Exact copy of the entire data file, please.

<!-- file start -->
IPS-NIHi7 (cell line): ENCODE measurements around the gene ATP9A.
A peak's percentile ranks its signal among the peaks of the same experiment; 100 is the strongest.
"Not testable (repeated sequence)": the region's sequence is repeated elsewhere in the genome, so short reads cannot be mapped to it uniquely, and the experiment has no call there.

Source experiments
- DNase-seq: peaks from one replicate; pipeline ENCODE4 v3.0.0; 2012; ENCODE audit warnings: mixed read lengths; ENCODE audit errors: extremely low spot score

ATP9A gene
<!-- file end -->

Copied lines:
IPS-NIHi7 (cell line): ENCODE measurements around the gene ATP9A.
A peak's percentile ranks its signal among the peaks of the same experiment; 100 is the strongest.
"Not testable (repeated sequence)": the region's sequence is repeated elsewhere in the genome, so short reads cannot be mapped to it uniquely, and the experiment has no call there.

Source experiments
- DNase-seq: peaks from one replicate; pipeline ENCODE4 v3.0.0; 2012; ENCODE audit warnings: mixed read lengths; ENCODE audit errors: extremely low spot score

ATP9A gene